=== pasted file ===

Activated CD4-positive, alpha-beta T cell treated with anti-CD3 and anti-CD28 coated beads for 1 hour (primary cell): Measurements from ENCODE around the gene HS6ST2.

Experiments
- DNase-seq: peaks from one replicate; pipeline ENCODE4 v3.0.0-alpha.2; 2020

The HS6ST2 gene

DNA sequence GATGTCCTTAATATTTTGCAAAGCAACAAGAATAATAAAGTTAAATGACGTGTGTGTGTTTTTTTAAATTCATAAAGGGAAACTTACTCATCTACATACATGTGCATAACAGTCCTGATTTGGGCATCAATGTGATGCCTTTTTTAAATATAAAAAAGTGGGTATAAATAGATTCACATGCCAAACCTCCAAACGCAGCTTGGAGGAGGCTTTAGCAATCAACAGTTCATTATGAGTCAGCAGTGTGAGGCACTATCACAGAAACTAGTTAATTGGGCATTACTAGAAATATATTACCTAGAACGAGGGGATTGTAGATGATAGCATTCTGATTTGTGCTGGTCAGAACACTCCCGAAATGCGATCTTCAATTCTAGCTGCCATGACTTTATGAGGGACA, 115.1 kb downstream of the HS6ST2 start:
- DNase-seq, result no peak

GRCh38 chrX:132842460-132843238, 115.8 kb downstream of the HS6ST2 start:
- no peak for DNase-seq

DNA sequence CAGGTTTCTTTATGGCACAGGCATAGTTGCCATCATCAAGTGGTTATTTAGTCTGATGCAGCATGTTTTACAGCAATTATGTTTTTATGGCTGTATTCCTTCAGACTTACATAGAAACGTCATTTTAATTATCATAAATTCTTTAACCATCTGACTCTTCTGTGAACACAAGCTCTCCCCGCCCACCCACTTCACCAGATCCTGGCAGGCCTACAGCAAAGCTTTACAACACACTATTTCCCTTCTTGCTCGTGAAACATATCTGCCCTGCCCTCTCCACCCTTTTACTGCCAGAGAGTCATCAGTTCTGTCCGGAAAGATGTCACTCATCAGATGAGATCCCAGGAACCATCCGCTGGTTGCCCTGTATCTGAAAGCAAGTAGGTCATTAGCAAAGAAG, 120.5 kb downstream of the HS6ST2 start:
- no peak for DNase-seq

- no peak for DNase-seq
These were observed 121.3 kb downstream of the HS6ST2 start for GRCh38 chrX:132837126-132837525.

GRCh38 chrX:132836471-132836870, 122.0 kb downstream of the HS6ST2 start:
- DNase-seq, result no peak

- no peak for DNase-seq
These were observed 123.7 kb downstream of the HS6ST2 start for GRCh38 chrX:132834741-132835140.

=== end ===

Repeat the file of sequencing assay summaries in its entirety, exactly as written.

Activated CD4-positive, alpha-beta T cell treated with anti-CD3 and anti-CD28 coated beads for 1 hour (primary cell): Measurements from ENCODE around the gene HS6ST2.

Experiments
- DNase-seq: peaks from one replicate; pipeline ENCODE4 v3.0.0-alpha.2; 2020

The HS6ST2 gene

DNA sequence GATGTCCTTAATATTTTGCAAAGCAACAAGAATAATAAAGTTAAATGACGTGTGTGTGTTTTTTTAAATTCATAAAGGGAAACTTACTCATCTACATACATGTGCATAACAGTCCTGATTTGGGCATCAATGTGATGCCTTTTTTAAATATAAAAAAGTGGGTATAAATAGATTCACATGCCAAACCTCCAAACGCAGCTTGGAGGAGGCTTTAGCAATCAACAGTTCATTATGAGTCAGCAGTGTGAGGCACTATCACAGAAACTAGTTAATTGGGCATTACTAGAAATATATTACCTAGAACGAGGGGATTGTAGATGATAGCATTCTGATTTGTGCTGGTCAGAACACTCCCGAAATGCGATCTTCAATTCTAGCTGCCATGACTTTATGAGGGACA, 115.1 kb downstream of the HS6ST2 start:
- DNase-seq, result no peak

GRCh38 chrX:132842460-132843238, 115.8 kb downstream of the HS6ST2 start:
- no peak for DNase-seq

DNA sequence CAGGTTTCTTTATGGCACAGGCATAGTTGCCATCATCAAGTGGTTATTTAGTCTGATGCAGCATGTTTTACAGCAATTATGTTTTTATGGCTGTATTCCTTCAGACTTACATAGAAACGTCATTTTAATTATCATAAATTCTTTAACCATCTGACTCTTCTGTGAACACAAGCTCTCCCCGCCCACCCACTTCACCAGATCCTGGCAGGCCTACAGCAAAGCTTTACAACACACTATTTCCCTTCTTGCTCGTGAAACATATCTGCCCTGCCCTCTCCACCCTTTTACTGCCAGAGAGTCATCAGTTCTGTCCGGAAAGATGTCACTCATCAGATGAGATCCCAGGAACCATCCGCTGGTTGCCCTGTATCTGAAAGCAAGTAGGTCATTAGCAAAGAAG, 120.5 kb downstream of the HS6ST2 start:
- no peak for DNase-seq

- no peak for DNase-seq
These were observed 121.3 kb downstream of the HS6ST2 start for GRCh38 chrX:132837126-132837525.

GRCh38 chrX:132836471-132836870, 122.0 kb downstream of the HS6ST2 start:
- DNase-seq, result no peak

- no peak for DNase-seq
These were observed 123.7 kb downstream of the HS6ST2 start for GRCh38 chrX:132834741-132835140.